John Edward Cooper’s Notes

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Family matters

Early Days
See also Family History.

Early 1950’s
 1. There were five persons whom I remember right from forever as being more important than any other persons. They were: Daddy, Mummy, Steven, and Nanny and Grandad.[1]

 2. I suppose the first three were more in my mind than the latter two, because I saw them every day, and they lived in the same house as I did, whereas I saw the others less frequently, and they lived somewhere else and visited us from time to time.
[2] There was another Nanny and Grandad who visited us even less frequently,[3] and they were distinguished from the first Nanny and Grandad by being called Nanny Paine and Grandad Jack.[4]

"The first Nanny and Grandad"—ca.1967

"Nanny Paine and Grandad Jack"—late 1960's
3. Daddy and Mummy and the two Nannies and Grandads were grown-ups, but Steven was a child, although he was older than me, and went to school when I still had an eternity of days before I would have to go to school. Although it seemed to me that I was distinguished from Steven by the fact that I looked out from me, whereas Steven was over there, we both had the same relationship with Mummy and Daddy.

Steven… went to school when I still had an eternity of days before I would have to go to school.
 4. The special nature of the five (or, possibly, the seven) was underlined by the prayer I was taught to say every night:
God bless Daddy
God bless Mummy
God bless Steven
God bless Nanny and Grandad
God bless all the boys and girls
Make me a good boy
 5. Steven was taller than I was, being two years older than I. He had straight, dark hair; I had curly, fair hair. He had brown eyes; I had blue eyes.

 6. These persons required to be kissed from time to time: Steven, however, I don’t remember kissing; Mummy and Daddy were kissed before I went to sleep; and Nannies and Grandads were kissed at the commencement and termination of visits, and upon receipt of their gifts.
[1] Nanny and Grandad: My Grandma, or “Nanny” as we called her, and Grandad Cooper used to come to our house regularly, though I don’t actually remember any such visits. A couple of incidents have been related to me which date from this period:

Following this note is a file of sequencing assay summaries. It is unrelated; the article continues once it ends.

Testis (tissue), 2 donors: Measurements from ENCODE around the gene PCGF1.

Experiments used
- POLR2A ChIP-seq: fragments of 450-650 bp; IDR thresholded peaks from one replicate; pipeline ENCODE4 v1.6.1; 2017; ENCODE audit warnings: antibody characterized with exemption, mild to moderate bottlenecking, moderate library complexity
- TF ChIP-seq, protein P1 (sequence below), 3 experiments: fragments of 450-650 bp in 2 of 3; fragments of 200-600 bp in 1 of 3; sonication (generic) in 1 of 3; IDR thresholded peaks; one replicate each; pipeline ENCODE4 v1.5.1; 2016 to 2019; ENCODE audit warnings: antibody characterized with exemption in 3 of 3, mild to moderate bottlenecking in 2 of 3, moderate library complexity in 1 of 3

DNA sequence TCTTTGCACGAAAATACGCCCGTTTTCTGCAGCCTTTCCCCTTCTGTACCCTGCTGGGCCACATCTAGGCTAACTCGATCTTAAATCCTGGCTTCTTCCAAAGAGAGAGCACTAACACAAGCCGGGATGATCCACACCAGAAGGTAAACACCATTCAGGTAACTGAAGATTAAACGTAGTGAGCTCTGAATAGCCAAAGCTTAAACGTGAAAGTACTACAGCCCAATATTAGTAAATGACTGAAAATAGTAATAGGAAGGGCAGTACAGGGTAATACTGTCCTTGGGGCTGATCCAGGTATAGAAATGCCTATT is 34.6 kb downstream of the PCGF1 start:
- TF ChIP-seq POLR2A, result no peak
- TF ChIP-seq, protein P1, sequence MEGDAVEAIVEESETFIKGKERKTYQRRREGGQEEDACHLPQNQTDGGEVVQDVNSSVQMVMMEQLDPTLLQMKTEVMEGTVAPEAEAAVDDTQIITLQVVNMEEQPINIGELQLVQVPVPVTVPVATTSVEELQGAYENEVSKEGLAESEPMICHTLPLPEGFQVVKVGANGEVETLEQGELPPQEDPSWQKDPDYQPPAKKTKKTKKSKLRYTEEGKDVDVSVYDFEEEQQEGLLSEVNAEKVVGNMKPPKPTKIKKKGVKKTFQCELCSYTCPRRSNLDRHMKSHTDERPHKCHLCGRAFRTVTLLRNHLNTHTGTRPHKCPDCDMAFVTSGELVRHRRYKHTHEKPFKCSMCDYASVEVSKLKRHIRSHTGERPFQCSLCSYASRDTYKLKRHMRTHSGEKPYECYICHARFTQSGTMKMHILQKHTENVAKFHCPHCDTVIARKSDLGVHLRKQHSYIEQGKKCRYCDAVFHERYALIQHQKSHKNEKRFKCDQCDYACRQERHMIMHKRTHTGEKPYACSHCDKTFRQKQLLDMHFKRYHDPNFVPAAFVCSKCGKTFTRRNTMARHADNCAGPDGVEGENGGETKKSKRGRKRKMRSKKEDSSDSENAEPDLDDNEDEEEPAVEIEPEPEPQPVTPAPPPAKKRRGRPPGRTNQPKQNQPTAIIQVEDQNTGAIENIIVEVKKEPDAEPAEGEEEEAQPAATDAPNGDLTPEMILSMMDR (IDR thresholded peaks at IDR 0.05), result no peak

1. It seems that Nanny was interfering with my Mum’s care of us two boys, so my Mum, exasperated, challenged her.
“Don’t you think I’m capable of looking after my own children?” she said.
“No, Marjorie, I don’t” was my Gran’s matter-of-fact reply.

2. My Mum was prone to suffering from eczema, and my Grandma, never a master of tact, commented on one occasion, “Oh, Marjorie, haven’t you got an awful complexion!”—or, “Haven’t you got awful skin, Marjorie!”
More notes (evidently my Grandma was still alive when they were written):
3. None of the material of these notes represents any actual memories from these times, when, to my innocent mind, my Grandma and Grandad were only second to my parents in their adult perfection, in “not being able to do anything wrong”; they were only learned to be fallible human beings later.

4. Looking at my Grandma now, you wouldn’t believe that such a nice, placid old lady would be capable of making these remarks (which I myself never heard). But you wouldn’t believe either that she could do one of her staccato sing-song laughs (“Hah! Hah! Hah! Hah! Hah! Hah! Haaah!”) till she did it. Or that she could belch with a loud “Oi!” (and I have heard her do these things).

5. It seems that my Grandma was wont to unselfconsciously interfere in my parents’ lives; I say “unselfconsciously” because she didn’t do it out of any conscious plan of interference. She’s good-hearted, is my Gran, in spite of what I’ve said.

6. My Grandma tells me that she and Grandad bought the house in Palatine Road, Cleveleys, for my Mum and Dad. But, from a separate memory, it seems that she originally wanted my Mum and Dad to live with them in Thornton. My Mum feels that if that had been allowed to happen they’d have finished up getting divorced. (There’s no risk of this happening now, even though my Gran does live with them, although she does prove a bit of a strain sometimes.)

7. All these are strange revelations, and do not fit in with my childhood impression that all relatives loved each other.
[2] They… visited us from time to time: I am told that Nanny and Grandad Cooper used to visit on Saturdays and stop overnight. Mum and Dad and they used to play bridge together.

[3] Another Nanny and Grandad who visited us even less frequently:—i.e. Nanny Paine and Grandad Jack. Despite my seeming recollection of infrequency of visits, I am told that when we lived in Preston, Nanny Paine used to visit on a Thursday evening to baby-sit while Mum and Dad went out to the pictures. My only memories of such visits are of her wearing very deep red lipstick, and of receiving purple-wrapped bars of Cadbury’s Dairy Milk chocolate.

[4] Nanny Paine and Grandad Jack: Nanny Paine bought my Mum her first washing machine. We were poor when we lived in Preston—it wasn’t until 1962, when we lived in Thornton, that my Dad was promoted to EO (Executive Officer, the first step up from Clerical Officer in the Civil Service); and we started to be better off then, for he earned £20 a week. So he had to take an evening job when we lived in Preston—as doorman or cloakroom attendant—in a dance hall. Nanny Paine wasn’t happy about Mum being left alone so much, particularly when Mum had her illness, and she bought Mum her first washing machine. She couldn’t really afford it; she got it on the “never-never”—i.e. by hire-purchase [instalment buying].

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